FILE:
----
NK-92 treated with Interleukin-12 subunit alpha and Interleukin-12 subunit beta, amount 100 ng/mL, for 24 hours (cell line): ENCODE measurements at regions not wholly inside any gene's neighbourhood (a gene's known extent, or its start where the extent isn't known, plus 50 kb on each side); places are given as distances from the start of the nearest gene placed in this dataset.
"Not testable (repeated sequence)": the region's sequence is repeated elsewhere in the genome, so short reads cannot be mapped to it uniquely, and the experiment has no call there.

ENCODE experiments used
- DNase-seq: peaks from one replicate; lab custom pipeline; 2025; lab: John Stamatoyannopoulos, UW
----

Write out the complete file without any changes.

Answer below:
NK-92 treated with Interleukin-12 subunit alpha and Interleukin-12 subunit beta, amount 100 ng/mL, for 24 hours (cell line): ENCODE measurements at regions not wholly inside any gene's neighbourhood (a gene's known extent, or its start where the extent isn't known, plus 50 kb on each side); places are given as distances from the start of the nearest gene placed in this dataset.
"Not testable (repeated sequence)": the region's sequence is repeated elsewhere in the genome, so short reads cannot be mapped to it uniquely, and the experiment has no call there.

ENCODE experiments used
- DNase-seq: peaks from one replicate; lab custom pipeline; 2025; lab: John Stamatoyannopoulos, UW